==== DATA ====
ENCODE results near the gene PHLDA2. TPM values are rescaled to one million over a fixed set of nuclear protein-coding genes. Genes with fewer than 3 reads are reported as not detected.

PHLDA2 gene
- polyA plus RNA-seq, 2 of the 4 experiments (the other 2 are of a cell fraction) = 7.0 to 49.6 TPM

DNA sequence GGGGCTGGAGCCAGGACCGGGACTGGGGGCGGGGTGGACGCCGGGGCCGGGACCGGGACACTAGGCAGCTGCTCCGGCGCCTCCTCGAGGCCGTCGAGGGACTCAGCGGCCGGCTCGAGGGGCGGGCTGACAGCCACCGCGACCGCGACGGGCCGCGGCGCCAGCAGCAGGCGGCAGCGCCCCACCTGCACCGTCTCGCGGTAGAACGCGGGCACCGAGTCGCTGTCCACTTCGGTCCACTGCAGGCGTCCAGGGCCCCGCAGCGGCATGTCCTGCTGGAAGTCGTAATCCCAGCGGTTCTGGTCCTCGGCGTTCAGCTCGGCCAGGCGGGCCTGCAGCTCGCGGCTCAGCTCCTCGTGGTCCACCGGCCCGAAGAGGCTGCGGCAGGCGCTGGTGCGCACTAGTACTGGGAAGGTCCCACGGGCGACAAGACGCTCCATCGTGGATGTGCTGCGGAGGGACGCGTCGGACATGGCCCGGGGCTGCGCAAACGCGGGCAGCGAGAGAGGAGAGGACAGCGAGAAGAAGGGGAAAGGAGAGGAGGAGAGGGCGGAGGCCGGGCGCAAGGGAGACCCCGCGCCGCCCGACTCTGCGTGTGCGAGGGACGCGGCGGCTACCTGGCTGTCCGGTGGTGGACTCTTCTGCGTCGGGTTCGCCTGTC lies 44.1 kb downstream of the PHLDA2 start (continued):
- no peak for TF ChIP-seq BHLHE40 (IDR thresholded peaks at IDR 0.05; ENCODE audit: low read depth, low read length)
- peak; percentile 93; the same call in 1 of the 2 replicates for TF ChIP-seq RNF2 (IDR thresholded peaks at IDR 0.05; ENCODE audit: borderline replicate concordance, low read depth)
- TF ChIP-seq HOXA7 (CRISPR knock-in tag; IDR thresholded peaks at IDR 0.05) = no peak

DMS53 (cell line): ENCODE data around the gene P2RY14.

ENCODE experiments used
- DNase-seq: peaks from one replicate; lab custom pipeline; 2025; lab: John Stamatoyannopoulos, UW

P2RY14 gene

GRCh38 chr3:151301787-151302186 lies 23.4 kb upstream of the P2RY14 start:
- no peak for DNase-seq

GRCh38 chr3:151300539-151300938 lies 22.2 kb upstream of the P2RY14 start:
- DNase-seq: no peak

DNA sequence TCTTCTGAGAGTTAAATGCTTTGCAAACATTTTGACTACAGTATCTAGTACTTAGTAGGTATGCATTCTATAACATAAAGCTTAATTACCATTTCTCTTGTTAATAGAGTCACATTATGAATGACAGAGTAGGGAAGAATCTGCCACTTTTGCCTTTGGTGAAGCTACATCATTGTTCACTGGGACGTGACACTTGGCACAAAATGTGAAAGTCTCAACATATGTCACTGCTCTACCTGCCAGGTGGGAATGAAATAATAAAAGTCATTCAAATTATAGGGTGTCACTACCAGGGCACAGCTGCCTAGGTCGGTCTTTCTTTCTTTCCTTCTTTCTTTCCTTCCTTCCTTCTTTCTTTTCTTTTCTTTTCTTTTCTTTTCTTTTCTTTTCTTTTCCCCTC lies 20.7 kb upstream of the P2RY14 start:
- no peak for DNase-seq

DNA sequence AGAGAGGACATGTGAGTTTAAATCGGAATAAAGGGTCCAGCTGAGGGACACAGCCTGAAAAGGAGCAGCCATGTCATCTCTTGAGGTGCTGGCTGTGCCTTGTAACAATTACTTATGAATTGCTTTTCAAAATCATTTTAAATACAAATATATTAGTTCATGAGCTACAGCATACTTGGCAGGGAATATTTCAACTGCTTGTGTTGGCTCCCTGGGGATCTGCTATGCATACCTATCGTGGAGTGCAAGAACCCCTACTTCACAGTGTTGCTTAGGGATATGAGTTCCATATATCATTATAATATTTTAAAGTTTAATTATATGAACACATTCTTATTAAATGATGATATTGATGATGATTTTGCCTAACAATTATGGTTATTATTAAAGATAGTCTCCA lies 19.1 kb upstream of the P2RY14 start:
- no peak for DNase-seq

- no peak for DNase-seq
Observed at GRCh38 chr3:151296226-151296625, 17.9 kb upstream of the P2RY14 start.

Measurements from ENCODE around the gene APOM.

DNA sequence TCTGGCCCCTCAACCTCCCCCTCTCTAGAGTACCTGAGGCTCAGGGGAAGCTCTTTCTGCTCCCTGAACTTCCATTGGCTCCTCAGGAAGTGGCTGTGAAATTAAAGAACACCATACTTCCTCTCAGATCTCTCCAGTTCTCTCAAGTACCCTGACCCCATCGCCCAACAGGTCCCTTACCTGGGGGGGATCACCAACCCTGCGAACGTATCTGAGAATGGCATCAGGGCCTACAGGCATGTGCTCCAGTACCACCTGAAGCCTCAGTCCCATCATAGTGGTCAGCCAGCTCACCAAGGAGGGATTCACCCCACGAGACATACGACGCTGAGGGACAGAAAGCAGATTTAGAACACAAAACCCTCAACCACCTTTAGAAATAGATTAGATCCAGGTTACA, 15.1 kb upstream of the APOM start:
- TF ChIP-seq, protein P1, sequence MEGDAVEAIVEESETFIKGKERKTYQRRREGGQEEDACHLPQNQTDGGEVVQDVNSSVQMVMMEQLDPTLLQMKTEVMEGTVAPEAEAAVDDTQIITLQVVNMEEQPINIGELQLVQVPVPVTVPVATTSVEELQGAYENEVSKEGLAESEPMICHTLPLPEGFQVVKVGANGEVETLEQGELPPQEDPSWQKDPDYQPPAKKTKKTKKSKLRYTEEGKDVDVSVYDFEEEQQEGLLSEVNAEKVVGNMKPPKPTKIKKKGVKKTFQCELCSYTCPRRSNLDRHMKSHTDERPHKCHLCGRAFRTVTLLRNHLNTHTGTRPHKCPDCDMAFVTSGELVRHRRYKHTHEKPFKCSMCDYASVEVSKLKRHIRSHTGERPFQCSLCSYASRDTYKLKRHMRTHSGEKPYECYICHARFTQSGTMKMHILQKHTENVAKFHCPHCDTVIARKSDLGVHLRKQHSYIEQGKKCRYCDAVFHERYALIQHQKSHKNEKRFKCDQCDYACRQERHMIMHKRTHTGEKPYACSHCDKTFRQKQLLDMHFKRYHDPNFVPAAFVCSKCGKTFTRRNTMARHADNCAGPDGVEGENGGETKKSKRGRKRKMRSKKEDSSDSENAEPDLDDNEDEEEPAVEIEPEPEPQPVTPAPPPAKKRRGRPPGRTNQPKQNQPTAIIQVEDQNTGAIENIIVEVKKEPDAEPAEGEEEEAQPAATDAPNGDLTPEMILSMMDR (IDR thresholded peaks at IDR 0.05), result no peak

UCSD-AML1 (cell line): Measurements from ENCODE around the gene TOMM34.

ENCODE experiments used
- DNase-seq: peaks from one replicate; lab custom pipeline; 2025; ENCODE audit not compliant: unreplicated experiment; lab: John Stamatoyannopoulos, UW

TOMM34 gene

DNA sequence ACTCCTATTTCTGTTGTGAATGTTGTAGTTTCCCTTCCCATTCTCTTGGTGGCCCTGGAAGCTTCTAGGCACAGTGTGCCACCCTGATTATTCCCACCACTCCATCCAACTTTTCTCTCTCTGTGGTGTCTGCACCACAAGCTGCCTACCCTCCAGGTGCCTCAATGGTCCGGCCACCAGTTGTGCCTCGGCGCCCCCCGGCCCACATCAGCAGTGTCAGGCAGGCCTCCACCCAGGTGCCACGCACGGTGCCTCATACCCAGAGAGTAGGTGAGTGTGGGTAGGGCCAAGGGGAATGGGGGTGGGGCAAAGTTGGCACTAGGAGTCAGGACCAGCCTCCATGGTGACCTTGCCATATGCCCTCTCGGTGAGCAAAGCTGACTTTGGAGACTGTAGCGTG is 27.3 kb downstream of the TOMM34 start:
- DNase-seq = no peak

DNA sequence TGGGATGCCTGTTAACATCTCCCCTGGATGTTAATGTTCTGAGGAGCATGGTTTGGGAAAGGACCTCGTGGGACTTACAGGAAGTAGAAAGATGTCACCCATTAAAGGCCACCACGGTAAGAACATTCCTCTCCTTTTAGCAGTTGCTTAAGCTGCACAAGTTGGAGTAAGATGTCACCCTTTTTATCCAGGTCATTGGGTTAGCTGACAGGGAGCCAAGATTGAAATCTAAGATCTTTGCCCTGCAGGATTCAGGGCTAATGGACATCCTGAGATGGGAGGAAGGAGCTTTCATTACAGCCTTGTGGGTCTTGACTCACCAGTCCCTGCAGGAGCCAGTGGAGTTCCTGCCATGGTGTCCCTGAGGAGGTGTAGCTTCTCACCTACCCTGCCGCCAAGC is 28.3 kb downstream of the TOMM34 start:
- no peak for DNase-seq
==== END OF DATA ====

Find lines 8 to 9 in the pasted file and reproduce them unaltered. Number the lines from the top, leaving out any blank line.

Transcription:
DMS53 (cell line): ENCODE data around the gene P2RY14.

ENCODE experiments used